The idea behind these is simple. They aim to teach kids and young adults money management lessons that will come in handy when they grow up.
Under the hood: Fintechs such as YPay are issuing pre-paid cards linked to apps, and not to any bank account. “YPay card is a smarter and easier way for teenagers to make cashless transactions by also having parental control. To use the card, parents get their KYC done and log into the app and activate it. After that by using net banking, UPI, credit or debit card, they can top up,” said Navneet Gupta, founder and chief executive officer (CEO) of YPay.
Similarly, Junio is a digital pocket money app for pre-teens and teens that serves as their own smart card for all online and offline expenses. “You can instantly top up the card using Junio app, and it’s ready for use by your little one,” said Ankit Gera, co-founder, Junio.
Others, such as soon-to-be-launched Streak, issue prepaid cards, which are like wallets. “Parents can load money on the card and their children can transact as they wish, both online and offline, under their supervision,” said Mitul Mehta, co-founder, Streak.
Children can use these cards to make online and offline payments. “Children can pay using scan, tap, swipe and pay online independently without having to ask their parents to input banking details or waiting for them to give them one-time passwords (OTPs),” said Sanjeev Pandey, managing director and CEO at Eroute Technologies Pvt. Ltd, which owns OmniCard.
Digital pocket money: Parents do not need to give their kids pocket money in cash. Mobile apps provide the option to set limits and track spending of their children. “When money is given to children via an app with limits set by the parents, they will spend wisely as they know their parents are being kept in the loop,” said Gupta. Using the Junio app, parents can set tasks for children such as making their bed or watering the plants. For each activity, they put aside an amount that will be given to the kids only after they complete the task successfully. This is like incentivizing desired behaviour with bonuses.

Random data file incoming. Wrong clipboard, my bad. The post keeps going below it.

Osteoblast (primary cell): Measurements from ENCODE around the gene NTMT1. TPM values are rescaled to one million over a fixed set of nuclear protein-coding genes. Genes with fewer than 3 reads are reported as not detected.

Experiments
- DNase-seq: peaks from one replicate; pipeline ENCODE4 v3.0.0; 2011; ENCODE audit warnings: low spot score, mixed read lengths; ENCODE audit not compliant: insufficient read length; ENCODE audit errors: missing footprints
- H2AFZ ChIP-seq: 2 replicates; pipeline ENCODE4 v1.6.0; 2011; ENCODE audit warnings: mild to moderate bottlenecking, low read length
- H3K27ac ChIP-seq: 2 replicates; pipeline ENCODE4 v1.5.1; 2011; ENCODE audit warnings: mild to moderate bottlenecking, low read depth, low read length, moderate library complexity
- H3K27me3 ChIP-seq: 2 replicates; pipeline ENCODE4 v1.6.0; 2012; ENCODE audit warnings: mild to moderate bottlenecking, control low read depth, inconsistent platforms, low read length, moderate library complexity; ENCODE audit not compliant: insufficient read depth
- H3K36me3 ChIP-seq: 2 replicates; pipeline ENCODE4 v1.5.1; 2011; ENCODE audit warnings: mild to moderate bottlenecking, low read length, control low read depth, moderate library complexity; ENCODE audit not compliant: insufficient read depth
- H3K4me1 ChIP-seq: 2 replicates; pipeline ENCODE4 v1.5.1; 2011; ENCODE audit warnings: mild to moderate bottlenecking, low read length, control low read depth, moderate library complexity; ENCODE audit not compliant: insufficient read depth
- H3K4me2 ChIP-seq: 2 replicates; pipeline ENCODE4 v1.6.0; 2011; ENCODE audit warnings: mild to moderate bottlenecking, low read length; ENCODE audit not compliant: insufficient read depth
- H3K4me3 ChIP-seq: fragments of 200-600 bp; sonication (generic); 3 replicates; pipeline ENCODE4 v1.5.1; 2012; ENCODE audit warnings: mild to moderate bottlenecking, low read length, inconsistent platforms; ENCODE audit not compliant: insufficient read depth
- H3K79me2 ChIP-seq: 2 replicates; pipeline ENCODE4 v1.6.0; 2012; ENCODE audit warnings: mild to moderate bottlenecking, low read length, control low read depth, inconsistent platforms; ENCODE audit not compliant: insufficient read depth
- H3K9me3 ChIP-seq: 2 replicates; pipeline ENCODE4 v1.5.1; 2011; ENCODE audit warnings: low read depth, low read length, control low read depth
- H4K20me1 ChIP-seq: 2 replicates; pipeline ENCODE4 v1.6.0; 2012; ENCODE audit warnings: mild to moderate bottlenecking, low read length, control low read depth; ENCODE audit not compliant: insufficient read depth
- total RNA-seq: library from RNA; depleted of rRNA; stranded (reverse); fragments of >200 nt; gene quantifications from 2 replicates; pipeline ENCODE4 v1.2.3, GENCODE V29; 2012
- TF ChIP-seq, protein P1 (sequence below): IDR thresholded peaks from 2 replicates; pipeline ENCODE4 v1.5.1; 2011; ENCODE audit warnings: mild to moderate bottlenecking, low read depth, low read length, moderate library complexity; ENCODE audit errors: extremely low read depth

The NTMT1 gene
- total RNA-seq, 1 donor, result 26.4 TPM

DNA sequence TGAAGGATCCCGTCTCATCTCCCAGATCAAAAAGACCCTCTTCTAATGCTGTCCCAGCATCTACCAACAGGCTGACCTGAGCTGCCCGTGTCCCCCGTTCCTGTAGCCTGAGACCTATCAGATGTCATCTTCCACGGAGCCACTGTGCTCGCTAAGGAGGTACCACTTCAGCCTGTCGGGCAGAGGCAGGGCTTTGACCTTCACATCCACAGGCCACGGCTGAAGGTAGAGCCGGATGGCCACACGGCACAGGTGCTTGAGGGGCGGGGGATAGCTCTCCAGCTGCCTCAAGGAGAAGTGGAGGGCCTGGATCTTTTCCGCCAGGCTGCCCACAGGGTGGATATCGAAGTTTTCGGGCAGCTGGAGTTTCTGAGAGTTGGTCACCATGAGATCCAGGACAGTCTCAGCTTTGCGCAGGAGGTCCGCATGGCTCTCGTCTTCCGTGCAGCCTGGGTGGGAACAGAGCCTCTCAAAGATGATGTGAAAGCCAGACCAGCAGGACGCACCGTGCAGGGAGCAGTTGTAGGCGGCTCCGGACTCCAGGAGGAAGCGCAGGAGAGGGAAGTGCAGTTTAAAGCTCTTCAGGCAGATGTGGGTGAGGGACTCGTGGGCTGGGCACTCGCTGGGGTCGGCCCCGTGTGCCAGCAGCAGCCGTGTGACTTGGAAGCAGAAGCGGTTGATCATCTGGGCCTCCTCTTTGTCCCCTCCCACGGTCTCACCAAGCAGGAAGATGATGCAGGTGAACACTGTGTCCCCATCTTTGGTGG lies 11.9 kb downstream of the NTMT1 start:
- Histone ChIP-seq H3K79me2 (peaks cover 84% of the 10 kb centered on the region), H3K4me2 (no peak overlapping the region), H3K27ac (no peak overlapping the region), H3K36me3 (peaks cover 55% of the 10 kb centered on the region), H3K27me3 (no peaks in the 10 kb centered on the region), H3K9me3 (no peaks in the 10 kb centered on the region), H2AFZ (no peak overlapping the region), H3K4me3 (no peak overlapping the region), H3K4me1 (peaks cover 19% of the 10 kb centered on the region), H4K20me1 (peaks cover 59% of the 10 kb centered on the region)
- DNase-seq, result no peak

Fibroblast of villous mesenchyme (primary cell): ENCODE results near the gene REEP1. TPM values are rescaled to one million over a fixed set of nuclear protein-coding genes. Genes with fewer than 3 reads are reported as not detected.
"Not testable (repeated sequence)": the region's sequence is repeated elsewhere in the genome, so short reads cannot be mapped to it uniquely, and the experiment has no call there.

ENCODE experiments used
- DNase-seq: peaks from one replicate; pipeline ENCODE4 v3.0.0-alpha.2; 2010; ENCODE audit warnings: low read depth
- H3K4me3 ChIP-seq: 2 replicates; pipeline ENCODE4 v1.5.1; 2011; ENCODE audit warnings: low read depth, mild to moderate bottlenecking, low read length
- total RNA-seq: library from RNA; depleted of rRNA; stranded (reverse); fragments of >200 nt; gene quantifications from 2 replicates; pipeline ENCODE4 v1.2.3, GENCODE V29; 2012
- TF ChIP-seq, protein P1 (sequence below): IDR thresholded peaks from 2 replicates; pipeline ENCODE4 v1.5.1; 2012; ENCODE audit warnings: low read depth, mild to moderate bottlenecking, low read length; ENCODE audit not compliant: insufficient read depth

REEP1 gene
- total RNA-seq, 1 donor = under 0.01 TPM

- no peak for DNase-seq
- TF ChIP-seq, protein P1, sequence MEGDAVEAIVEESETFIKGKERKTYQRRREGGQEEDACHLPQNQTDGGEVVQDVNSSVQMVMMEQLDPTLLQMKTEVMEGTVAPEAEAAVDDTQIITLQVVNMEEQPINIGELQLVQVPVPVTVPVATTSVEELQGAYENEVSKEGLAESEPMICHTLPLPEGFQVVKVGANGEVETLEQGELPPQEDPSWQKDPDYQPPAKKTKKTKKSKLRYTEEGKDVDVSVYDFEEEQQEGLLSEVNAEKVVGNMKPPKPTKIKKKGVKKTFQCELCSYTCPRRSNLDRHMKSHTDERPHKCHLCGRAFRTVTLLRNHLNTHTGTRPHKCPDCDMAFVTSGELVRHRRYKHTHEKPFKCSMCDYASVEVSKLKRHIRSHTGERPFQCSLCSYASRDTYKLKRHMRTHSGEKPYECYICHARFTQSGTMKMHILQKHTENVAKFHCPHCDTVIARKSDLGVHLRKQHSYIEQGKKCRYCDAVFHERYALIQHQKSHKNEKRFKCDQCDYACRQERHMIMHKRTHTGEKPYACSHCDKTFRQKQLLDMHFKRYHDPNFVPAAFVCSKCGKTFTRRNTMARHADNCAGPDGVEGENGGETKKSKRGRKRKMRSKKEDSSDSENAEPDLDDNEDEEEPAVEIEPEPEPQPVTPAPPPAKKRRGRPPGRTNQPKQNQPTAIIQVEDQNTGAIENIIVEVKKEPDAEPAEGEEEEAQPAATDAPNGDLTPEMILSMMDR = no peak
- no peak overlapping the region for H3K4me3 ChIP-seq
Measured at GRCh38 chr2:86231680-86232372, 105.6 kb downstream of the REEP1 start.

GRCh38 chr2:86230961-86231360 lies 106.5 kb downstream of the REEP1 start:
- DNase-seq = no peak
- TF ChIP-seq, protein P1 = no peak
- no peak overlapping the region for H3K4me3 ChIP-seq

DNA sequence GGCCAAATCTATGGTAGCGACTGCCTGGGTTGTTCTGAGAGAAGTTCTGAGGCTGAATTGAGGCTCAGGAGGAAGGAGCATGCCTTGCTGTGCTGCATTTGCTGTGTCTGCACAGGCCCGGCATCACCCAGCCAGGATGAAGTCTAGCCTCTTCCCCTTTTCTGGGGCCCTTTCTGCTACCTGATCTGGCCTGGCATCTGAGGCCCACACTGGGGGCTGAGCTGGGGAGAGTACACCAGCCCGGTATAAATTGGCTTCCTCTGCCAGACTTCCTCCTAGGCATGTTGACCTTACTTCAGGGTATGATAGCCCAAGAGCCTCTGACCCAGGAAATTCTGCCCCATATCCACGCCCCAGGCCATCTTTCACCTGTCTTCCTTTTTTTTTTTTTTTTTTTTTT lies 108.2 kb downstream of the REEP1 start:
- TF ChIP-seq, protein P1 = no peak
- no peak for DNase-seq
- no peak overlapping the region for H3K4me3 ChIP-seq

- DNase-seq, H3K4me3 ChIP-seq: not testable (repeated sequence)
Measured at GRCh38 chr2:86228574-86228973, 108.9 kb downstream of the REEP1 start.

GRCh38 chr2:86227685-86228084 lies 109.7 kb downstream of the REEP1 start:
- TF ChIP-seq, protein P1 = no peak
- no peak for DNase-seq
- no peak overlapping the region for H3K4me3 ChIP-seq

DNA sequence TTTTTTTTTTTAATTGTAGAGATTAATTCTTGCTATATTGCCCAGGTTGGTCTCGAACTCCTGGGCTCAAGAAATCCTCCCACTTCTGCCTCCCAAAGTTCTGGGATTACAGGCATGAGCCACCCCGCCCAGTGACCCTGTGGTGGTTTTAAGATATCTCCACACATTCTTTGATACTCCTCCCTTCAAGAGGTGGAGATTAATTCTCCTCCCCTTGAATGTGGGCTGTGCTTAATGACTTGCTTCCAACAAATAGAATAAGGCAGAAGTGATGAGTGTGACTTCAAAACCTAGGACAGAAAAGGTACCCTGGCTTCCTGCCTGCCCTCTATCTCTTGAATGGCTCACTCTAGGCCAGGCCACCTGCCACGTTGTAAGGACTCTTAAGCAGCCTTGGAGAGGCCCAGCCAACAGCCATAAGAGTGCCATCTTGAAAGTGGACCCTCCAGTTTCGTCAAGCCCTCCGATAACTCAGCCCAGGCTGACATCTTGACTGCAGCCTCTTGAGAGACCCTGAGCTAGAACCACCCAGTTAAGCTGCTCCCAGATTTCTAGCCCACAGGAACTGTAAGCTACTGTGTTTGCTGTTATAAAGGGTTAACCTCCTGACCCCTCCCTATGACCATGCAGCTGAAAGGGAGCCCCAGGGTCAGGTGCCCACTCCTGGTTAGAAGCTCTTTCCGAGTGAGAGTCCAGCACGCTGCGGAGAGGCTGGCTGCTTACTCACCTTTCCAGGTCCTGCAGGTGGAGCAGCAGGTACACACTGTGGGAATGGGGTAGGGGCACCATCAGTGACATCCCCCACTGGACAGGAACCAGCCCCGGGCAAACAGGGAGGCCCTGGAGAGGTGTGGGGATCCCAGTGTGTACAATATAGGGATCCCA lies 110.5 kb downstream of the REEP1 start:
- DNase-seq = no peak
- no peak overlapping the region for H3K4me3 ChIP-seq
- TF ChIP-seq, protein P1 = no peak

Parents in charge: Parents need to keep a tab on how kids spend money. YPay allows parents to place a limit on expenses being met through the card. They also get real-time notifications of all transactions done using the YPay card. “The third and most worrying point is security. For this, we have created numberless cards. Hence, there is no chance of it getting misused,” said Gupta.
Similarly, OmniCard has controls for parents aimed at getting children into the habit of responsible spending. According to Pandey, parents can control the overall spending limit of the kid’s card (below 18 years of age group). Being a guardian, they can also block the card if required.
Money lessons: By using these cards, kids can learn various valuable financial lessons such as financial accountability and budgeting from an early age. “When a child spends in cash, he or she often fails to keep track of his or her spending; But spending through a card always gives a clear picture of one’s expenditure. Upon analysing it, a child would know where he or she is splurging, and can control it; if not, as the next step, parents can guide, monitor or control their spending,” said Gupta.
Pandey agreed. “It builds long-term finance management habits and teaches how to analyse one’s spending and spend responsibly,” he said.
“Streak has the feature of helping your teen save money for their goals and also track their progress towards achieving them,” said Mehta. For Junio, a feature called “goal” is under beta where the child can save for a big-ticket purchase from his or her pocket money.
“The child values such purchases much more as she has worked towards it, and also learnt some important concepts about money along the way,” said Gera. Also, these cards have rewards built into them. When one spends with OmniCard, one is eligible for offers from partner brands. Similarly spending on the Streak card will help unlock coins which one can redeem to access curated offers. YPay offers cashback on favourite brands as well. It may be a concern that such rewards will make a child spend more, but that is also a part of the learning. “Even if they get a lot of cashbacks, parents get real-time information about the child’s expenses, putting a constraint for them to again spend smartly and wisely,” said Gupta.
Teaching kids about money early would mean that good money habits stay with them for life.
“I think such apps are a good option for parents to give pocket money to their kids, since they can set limits and keep track of the spending and also link it to tasks. It gives parents more control on how their child is spending money as compared with cash or a debit card that is linked to their bank accounts,” said Shweta Jain, certified financial planner and founder, Investography.
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